CD8 T cells expressing memory markers exist in naive mice and are thought to be of heterogeneous origin. It was recently reported that among such memory-phenotype (MP) CD8 T cells in naive mice, those expressing programmed death-1 (PD-1) had immune regulatory activity, but their origin and relationship with other regulatory CD8 T cell subsets remain unclear. In the current study, we examined detailed characteristics and functions of PD-1+ MP CD8 T cells in naive mice. Their expression pattern of surface molecules resembled that of exhausted CD8 T cells seen in chronic viral infection. However, PD-1+ MP CD8 T cells were detected from neonatal periods, even in the thymus; thus, they are naturally occurring. By analyzing bone marrow chimera mice in which β2-microglobulin-deficient mice were used as the recipients, it was revealed that PD-1+ MP CD8 T cells were positively selected by hematopoietic cells, indicating that they belong to nonconventional CD8 T cells. However, in contrast to majority of MP CD8 T cells, PD-1 + MP CD8 T cells were IL-15 independent. PD-1+ MP CD8 T cells showed the fastest cell cycling among various T cell subsets in naive mice, which was consistent with the highest sensitivity to cyclophosphamide (CP) treatment. Importantly, PD-1+ MP CD8 T cells were able to suppress delayed-type hypersensitivity response that was augmented by CP treatment. Taken together, our data indicate that the naturally occurring PD-1+ MP CD8 T cells in naive mice are a unique subset of nonconventional CD8 T cells and represent the CP-sensitive suppressor CD8 T cells.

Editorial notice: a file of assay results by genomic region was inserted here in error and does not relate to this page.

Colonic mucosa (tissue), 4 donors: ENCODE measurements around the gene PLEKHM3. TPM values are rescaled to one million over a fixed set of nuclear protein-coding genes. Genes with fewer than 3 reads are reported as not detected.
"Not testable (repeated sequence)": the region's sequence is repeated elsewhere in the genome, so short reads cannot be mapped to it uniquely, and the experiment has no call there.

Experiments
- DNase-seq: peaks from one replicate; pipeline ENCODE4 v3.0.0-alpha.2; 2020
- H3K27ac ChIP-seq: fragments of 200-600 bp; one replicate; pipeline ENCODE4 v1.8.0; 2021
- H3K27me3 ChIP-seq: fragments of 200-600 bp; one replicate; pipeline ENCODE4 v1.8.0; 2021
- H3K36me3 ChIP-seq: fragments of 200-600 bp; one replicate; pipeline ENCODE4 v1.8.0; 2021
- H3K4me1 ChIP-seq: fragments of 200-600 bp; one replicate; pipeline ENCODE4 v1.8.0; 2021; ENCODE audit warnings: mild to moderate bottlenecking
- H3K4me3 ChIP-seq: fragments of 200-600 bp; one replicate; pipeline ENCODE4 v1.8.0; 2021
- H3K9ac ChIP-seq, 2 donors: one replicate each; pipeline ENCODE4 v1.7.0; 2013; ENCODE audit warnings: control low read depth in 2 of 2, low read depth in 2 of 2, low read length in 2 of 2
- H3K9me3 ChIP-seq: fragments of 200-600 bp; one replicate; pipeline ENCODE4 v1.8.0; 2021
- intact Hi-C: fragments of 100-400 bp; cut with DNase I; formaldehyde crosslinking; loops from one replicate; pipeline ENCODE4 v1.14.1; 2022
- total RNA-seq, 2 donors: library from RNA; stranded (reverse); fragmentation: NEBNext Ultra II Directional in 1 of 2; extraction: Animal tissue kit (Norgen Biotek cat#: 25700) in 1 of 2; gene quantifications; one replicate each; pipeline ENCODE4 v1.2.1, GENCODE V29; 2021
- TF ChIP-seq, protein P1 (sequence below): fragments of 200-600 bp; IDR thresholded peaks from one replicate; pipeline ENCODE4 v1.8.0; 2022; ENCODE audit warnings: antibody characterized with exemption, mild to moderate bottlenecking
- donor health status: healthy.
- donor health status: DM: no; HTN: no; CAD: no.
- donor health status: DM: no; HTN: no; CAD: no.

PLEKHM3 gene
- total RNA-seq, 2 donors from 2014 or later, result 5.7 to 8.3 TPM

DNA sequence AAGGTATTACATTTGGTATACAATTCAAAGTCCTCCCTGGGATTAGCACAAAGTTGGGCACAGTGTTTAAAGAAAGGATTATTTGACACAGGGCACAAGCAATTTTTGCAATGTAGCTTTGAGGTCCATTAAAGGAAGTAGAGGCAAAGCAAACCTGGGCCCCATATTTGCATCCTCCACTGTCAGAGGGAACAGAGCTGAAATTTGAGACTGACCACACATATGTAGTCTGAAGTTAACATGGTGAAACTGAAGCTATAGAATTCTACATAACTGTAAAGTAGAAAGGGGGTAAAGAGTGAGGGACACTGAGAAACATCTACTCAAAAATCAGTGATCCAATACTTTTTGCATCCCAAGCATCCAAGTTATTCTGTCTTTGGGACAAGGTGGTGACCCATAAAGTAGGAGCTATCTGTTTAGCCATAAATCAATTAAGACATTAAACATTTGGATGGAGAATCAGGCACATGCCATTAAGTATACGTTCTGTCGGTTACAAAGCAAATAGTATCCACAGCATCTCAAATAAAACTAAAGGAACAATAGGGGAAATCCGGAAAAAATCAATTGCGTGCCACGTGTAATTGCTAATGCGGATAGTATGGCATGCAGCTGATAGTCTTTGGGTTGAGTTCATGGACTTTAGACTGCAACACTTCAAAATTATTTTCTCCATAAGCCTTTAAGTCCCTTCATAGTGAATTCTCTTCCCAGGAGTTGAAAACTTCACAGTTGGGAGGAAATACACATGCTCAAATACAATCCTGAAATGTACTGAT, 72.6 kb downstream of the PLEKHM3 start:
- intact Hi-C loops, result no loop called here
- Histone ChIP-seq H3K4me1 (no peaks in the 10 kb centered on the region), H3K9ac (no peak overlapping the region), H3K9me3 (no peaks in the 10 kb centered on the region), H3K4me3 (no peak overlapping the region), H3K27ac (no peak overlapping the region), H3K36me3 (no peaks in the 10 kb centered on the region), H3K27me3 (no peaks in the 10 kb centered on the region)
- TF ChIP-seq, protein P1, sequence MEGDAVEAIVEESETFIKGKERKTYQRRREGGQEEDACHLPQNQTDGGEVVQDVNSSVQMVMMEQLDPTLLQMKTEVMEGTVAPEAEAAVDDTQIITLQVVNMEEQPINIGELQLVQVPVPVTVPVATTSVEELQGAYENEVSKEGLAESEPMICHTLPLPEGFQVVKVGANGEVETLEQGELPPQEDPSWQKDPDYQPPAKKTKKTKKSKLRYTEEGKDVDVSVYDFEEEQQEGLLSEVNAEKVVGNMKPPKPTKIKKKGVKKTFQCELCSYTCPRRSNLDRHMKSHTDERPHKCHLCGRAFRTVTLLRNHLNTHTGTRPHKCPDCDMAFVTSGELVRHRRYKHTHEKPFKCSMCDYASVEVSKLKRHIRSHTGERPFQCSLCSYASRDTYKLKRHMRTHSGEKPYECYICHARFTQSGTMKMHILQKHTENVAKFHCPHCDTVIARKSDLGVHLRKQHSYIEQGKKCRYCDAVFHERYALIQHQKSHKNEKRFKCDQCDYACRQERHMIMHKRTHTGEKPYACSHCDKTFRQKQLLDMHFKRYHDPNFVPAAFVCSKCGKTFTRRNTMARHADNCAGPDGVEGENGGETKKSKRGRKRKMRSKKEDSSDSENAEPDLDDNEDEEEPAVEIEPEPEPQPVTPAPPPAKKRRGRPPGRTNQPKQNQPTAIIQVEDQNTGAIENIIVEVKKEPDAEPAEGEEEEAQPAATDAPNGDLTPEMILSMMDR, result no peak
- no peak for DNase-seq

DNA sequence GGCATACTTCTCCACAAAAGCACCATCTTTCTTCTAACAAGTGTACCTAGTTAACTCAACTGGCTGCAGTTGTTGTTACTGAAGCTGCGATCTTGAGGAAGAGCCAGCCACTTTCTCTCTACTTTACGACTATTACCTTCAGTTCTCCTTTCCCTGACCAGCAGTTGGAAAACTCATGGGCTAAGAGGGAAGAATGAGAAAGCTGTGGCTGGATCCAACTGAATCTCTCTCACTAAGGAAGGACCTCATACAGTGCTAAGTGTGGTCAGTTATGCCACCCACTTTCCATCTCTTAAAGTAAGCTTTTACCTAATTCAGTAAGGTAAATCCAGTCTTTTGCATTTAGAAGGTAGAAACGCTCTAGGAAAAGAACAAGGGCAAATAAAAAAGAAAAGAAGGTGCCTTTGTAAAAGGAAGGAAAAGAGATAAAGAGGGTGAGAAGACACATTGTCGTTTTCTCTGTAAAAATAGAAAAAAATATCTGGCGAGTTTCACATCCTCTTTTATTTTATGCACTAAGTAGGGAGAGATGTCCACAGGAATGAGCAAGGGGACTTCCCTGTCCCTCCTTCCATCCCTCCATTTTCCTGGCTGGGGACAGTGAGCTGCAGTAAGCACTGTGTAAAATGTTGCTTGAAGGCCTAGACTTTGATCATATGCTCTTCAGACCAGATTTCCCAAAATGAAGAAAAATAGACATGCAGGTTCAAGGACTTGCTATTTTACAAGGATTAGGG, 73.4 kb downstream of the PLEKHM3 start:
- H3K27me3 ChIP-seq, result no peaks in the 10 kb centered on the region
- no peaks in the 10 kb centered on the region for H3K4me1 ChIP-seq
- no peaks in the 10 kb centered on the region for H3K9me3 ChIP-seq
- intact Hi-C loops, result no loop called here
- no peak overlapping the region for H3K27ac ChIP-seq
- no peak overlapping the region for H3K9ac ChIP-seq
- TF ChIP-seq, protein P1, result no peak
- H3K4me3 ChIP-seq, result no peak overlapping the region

All Science Journal Classification (ASJC) codes
- Immunology and Allergy